In popular culture, several historians lie on explaining more on the greatest kings and queens or rulers of Africa in African history, particularly the Egyptian rulers such as Pharaoh Khufu. However, they neglect the contributions of the Moorish Dynasties and its Moorish rulers. Despite their negligence, there is one Moorish name that will keep ringing bells in peoples’ minds. According to history, he might be the greatest Moor in African history due to his achievements or accomplishments. The man came from the Almohad Sultanate or the Almohad Empire.
Brief Description of the Moor
The term Moor is an exonym which Christian Europeans 1st used to designate the Muslim inhabitants of the Maghreb, Sicily, the Iberian Peninsula, and Malta during the Middle Ages. The Moors were originally or initially the local Maghrebine Berbers. The Moors are not self-defined or distinct people. The term has also been in use in Europe to refer to the Muslims in general, particularly those of Berber or Arab descent. During the colonial period or era, the Portuguese introduced the names Ceylon Moors and Indian Moors in S. Asia and Sri Lanka, and the Bengali Muslims were also known as Moors.
In 711, troops that the Moors mostly formed from the African continent’s Northern region led the Umayyad conquest of Hispania. In 827, the Moors occupied Mazara on Sicily, developing it as a port. They finally went on to consolidate the rest of the island.
Brief Description of the Almohad Caliphate
The Almohad Caliphate was a North African Berber Muslim Dynasty founded in the 12th century. At its height, it controlled or dominated much of North Africa (the Maghreb) and the Iberian Peninsula (Al-Andalus). Ibn Tumart founded the Almohad Movement among the Berber Masmuda ethnic groups or tribes in the South of Morocco. Around 1120, the Almohads established a Berber state in Tinmel in the Atlas Mountains. They successfully overthrew the ruling Almoravid Empire governing the Moroccan state by the 12th century (1147) when Abd al-Mu’min al-Gumi took over Marrakesh and declared himself a Caliph. They extended their control or power over all of the Maghreb by 1159. Al-Andalus followed, and all Muslim Iberia was under the Almohad rule by the late 12th century (1172).
The turning point of their presence in the Iberian Peninsula came in 1212 when an alliance of the Christian forces from Aragon, Castile, and Navarre defeated Muhammad the 3rd (al-Nasir) at the Battle of Las Navas de Tolosa.
The Almohads continued to rule in the African region until the piecemeal loss of territory through the rebellion or revolt of tribes and districts enabled the rise of their most effective foes (the Marinids) from Northern Morocco in 1215.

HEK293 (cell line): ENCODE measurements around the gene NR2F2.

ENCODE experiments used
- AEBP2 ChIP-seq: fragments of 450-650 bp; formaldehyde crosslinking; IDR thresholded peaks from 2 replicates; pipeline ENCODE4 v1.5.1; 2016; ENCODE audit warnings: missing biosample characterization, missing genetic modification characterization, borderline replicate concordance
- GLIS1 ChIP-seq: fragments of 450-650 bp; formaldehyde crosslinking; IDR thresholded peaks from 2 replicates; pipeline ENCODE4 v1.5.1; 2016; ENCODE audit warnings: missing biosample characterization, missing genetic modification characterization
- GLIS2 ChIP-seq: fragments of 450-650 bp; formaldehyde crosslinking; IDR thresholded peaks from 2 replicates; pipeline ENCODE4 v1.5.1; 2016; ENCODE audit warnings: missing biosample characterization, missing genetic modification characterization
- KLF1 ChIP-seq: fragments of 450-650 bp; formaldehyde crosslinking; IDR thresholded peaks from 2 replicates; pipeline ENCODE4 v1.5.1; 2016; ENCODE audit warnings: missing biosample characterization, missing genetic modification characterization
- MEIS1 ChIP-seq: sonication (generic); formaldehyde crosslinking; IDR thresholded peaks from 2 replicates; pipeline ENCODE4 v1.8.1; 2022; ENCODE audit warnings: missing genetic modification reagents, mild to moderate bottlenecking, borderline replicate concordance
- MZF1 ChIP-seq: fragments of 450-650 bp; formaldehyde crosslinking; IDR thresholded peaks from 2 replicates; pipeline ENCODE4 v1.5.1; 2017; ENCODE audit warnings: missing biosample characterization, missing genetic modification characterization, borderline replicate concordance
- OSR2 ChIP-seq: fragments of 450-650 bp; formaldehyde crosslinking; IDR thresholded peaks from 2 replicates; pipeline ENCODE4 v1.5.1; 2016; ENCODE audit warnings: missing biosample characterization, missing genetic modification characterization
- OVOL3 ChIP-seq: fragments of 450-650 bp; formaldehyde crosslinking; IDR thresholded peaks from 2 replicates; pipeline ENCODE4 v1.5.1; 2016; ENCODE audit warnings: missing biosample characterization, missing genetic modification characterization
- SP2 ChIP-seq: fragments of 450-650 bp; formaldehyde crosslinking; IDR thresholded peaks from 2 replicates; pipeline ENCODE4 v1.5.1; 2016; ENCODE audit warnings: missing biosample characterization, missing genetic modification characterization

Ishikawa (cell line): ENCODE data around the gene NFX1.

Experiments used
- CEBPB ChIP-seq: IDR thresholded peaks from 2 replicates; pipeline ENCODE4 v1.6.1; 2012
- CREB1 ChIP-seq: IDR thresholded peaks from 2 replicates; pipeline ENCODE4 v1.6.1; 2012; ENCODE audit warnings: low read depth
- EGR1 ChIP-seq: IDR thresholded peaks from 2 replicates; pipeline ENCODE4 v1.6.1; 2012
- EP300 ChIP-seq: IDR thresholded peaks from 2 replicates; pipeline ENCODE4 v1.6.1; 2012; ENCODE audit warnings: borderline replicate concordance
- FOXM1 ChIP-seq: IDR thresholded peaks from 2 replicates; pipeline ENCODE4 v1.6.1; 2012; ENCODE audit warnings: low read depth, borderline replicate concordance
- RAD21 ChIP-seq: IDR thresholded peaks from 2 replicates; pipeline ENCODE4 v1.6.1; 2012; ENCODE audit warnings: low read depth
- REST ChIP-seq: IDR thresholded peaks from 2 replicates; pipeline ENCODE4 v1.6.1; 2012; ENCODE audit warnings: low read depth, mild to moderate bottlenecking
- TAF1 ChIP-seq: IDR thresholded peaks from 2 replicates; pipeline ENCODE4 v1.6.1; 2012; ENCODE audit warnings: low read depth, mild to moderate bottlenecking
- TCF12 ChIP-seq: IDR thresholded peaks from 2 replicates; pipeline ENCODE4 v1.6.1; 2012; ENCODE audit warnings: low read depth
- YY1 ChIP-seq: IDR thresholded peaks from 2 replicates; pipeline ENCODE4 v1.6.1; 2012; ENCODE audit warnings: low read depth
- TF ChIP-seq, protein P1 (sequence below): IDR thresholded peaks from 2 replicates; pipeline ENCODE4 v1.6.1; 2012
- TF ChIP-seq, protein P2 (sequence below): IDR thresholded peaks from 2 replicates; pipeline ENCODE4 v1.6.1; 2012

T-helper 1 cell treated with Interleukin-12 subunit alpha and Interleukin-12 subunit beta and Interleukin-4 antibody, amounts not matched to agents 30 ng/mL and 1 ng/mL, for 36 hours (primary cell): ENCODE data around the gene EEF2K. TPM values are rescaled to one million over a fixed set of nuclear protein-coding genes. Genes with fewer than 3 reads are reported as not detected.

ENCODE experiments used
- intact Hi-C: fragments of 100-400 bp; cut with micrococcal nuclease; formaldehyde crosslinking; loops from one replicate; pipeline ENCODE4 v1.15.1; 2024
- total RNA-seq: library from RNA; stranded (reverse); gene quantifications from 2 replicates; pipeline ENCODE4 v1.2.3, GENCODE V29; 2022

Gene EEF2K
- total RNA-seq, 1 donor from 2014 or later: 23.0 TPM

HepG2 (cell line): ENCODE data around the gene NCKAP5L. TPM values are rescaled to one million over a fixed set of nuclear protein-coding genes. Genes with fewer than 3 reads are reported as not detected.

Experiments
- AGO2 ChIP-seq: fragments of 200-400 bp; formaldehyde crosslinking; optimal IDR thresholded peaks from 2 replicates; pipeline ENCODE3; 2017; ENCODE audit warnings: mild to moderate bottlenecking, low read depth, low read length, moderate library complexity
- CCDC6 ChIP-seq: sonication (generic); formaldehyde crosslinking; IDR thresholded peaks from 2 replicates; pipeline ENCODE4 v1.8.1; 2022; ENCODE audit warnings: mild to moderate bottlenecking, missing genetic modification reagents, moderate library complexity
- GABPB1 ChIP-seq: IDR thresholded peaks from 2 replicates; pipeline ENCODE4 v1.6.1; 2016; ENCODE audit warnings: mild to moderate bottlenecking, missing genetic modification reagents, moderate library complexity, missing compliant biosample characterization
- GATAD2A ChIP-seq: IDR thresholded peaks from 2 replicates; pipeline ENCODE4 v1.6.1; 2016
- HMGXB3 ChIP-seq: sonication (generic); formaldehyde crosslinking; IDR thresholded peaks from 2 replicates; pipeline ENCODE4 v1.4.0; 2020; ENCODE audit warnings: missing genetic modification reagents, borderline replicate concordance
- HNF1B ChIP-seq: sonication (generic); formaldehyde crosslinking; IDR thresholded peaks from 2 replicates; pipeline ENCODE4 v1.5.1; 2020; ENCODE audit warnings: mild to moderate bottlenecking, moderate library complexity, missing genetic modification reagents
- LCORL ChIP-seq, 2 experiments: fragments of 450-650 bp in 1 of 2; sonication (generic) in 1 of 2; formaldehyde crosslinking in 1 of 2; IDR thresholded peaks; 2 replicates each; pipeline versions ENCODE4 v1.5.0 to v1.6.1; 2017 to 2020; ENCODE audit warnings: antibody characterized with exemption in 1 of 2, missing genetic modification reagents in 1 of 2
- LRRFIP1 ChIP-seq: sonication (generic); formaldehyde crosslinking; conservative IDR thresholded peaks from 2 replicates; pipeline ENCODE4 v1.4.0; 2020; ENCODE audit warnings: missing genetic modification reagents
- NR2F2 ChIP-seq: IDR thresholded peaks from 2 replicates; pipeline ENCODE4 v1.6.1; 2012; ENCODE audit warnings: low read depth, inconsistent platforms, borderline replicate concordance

More on Who ibn Tumart is
Abu Abd Allah Muhammad ibn Tumart was a Moroccan Muslim Berber religious scholar, teacher, and political leader from the Sous area in Southern Morocco. As mentioned earlier, ibn Tumart founded and served as the spiritual and 1st military head of the Almohad Sultanate.
More Description on Abd al-Mu’min
Abd al-Mu’min was born in the village of Tagra and belonged to the Kumiya ethnic group or tribe. While young, Abd al-Mu’min went to Tlemcen to learn the Figh. His tutor passed on before he could finish or complete his study. He then knew of a learned and pious Faqih known as Feqih Soussi, later called ibn Tumart, who moved from the East to his indigenous land in Morocco.
Abd al-Mu’min and his peers wanted to convince ibn Tumart to settle in Tlemcen, so he went to ibn Tumart with a letter from the students inviting him to come to their land. The 2 met at Mellala. Ibn Tumart rejected the invitation, but Abd al-Mu’min stayed with him and continued the Morocco journey.
Abd al-Mu’min’s Rise to Power
Briefly, as mentioned earlier, sometime around 1117, Abd al-Mu’min became a follower of ibn Tumart, the founder of the Almohads, as a religious order to restore purity in Islam faith. His group had been at odds with the Almoravid Empire and had been forced into exile in the mountains. He stayed with him as he moved or journeyed towards Marrakesh. It was there that his mentor pronounced himself the Mahdi. After this pronouncement or declaration, the group moved to the Atlas Mountains and assembled followers there. In time, they established the Almohad state. During an attack on Marrakesh, al-Bashir died, and Abd al-Mu’min got named to his position, he became 2nd in command.